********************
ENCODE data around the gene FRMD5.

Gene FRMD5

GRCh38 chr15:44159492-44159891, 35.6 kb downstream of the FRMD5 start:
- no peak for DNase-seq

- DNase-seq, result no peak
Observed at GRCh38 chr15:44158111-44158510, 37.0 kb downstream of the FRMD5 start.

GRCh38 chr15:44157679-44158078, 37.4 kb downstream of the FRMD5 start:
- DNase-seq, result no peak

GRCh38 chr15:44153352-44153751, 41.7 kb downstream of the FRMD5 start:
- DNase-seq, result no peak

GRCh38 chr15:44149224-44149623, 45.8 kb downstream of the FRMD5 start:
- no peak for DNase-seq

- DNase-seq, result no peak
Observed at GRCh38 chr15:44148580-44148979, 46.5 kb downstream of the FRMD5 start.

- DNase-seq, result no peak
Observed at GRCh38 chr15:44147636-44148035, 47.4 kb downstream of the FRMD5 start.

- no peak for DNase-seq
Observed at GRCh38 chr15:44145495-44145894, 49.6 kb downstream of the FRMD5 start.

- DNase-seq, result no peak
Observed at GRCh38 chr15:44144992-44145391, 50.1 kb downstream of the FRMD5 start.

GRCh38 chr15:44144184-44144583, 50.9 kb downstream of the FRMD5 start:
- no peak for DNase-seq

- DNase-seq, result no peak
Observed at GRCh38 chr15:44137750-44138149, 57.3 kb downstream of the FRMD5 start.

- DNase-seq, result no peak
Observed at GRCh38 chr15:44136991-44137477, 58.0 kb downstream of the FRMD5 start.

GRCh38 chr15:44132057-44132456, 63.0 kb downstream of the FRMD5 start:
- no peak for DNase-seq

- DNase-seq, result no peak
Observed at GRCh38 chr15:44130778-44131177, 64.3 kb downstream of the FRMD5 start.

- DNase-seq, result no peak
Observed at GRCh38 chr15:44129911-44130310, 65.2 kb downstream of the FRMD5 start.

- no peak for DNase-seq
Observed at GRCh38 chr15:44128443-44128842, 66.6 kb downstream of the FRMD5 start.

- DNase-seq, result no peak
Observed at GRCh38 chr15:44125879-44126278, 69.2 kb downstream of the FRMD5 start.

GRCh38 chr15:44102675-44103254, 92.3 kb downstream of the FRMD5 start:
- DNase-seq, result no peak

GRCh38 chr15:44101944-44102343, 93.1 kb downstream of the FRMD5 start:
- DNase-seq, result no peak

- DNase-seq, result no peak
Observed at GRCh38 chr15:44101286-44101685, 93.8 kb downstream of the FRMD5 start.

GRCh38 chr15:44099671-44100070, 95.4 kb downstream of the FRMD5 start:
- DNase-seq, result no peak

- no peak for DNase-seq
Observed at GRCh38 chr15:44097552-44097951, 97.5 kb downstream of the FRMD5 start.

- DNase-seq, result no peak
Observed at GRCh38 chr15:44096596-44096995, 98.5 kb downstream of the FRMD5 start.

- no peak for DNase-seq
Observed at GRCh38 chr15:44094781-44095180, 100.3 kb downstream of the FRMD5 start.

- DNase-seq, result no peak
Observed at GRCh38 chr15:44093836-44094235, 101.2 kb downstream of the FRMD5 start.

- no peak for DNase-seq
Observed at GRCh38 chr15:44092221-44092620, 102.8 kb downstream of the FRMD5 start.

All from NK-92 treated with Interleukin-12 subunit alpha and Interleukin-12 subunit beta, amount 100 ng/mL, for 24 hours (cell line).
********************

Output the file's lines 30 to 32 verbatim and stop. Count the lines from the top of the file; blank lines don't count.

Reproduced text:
Observed at GRCh38 chr15:44130778-44131177, 64.3 kb downstream of the FRMD5 start.

- DNase-seq, result no peak
Observed at GRCh38 chr15:44129911-44130310, 65.2 kb downstream of the FRMD5 start.